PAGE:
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  Away We Go

Starring: John Krasinski, Maya Rudolph, Allison Janney, Maggie Gyllenhaal

Directed by: Sam Mendes

Produced by: Todd Phillips, Dan Goldberg

Written by: Dave Eggers, Vendela Vida

Distributor: Focus Features

     Sam Mendes’ Away We Go manages to infuse the worst two types of American indies—an empty, but contemplatively-styled mumblecore and a forcibly quirky “charmer” designed with mainstream cross-over potential—into a single movie. As it meanders along, viewers are often reminded that they’re confronting real emotions in the presence of authentic characters, but this is all smoke and mirrors on Mendes’ part. If one doesn’t fall victim to the movie’s pressures and come to accept it as beyond one’s intelligence, one will see it for the annoying, emo drivel it really is.

     At its core, this is essentially a travelogue, only none of the places featured are inviting. In fact, Away We Go is the unsubstantiated assault on American suburbia that so many mistakenly said Mendes more constructive and better constructed Revolutionary Road was. Aimless young couple Burt Farlander (John Krasinski) and Verona De Tessant (Maya Rudolph) wander around the United States looking for a place to raise their soon-to-be born child, only to find that most of the prospects are depressing let-downs. They meet up with old friends who have become ugly representations of every stereotype of Americana, from the white-trash mother who treats her kids as objects (Allison Janney) to the aloof liberal who breastfeeds her 6-year-old and shares a bed with the entire family (Maggie Gyllenhaal). Furthermore, Verona always nags Burt for conforming to the role of American Macho Dude to keep his insurance clients happy. In fact, things only start to look up when they leave the country for Montreal. If that’s not subliminal message-making on Mendes’ part, I don’t know what is. It’s an unwarranted attack.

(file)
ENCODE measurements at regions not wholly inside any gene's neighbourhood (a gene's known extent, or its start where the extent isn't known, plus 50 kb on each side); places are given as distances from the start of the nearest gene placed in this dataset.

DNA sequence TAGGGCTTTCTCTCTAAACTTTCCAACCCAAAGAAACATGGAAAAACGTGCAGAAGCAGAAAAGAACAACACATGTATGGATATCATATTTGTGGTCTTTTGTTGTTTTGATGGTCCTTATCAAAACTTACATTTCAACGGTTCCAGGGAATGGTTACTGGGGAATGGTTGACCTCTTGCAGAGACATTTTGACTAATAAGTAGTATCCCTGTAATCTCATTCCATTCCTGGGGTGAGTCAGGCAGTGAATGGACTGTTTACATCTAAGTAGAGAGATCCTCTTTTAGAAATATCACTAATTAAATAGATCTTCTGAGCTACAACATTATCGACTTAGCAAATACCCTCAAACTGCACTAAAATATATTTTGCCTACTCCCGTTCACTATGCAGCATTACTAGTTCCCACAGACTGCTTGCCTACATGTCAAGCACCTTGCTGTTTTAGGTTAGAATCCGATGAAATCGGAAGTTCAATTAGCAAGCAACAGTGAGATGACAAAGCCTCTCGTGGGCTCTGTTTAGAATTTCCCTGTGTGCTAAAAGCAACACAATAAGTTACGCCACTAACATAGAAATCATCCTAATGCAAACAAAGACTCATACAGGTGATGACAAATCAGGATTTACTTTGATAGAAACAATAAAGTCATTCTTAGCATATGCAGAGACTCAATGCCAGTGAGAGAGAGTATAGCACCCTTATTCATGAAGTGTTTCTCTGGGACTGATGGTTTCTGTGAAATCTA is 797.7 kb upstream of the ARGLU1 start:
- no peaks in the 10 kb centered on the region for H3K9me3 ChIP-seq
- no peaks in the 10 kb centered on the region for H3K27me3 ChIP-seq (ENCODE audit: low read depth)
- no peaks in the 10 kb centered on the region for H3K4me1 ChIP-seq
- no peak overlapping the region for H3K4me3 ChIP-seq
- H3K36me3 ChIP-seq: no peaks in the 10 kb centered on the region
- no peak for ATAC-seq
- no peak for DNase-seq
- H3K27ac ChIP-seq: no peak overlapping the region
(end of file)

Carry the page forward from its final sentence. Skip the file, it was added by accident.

I might be more eager to welcome the annoying people and settings that flesh out Away We Go if they were portrayed as manifestations of Burt and Verona’s unhealthy emotional isolation from the rest of the world. But Mendes does not depict these characters critically. He treats them sympathetically throughout, making it hard for the viewer not so see the duo’s surroundings as a rational perception of the only two characters that are meant to be likable. As such, it is implied that the rest of America is a bunch of wacked-out independent-film caricatures, a cliché and uninteresting assertion to say the least. Then again, it’s possible that the mumbling, bumbling couple were just poorly conceived by screenwriters Dave Eggers and Vendela Vida and, as a result, the emotional complexities that would have made Away We Go a much better and less culturally-critical movie were already absent at the onset.

     Whether the writing was the main culprit in the film’s lack of success is debatable, but it certainly does Mendes and the cast no favors. These characters do a lot of apathetic emoting—an all-too-accurate paradoxical description—in much the way bad “indie” mouthpieces tend to, but they don’t come across as humans. They are that way precisely because writers Eggers and Vida try so hard to humanize them, with random dialogue and awkward silences that practically scream out “Look! I’m mimicking the natural flow of life!” But this tactic is transparent and ultimately comes off for exactly what it is: bullshit artifice that only the saps who cry at Julia Roberts rom-coms will consider enlightened and touching. In fact, I’m not even sure what to make of the performances by leads Krasinski and Rudolph. Burt and Verona are so sparse and unlikable on paper that these could be remarkable performances given the requirements, for all I know. I suppose I can at least criticize them for choosing to participate in the project.

     Away We Go may put up a good fight in trying to convince the viewer it’s actually profound, with beautiful cinematography from veteran Ellen Kuras and a great soundtrack. But when one steps back and considers even these two elements, Away We Go ultimately seems like a poorer than poor man’s Garden State. Self-importantly moping its way to a “crowd-pleasing” conclusion that has all the subtlety of a chainsaw to the face, this is a movie that’s bogus in terms of emotion, theme, and narrative. It doesn’t get much worse than that for the moviegoer.

-Danny Baldwin, Bucket Reviews

Review Published on: 6.14.2009

Screened on: 6.9.2009 at the Landmark Hillcrest Cinemas in San Diego, CA.


Away We Go is rated R and runs 97 minutes.

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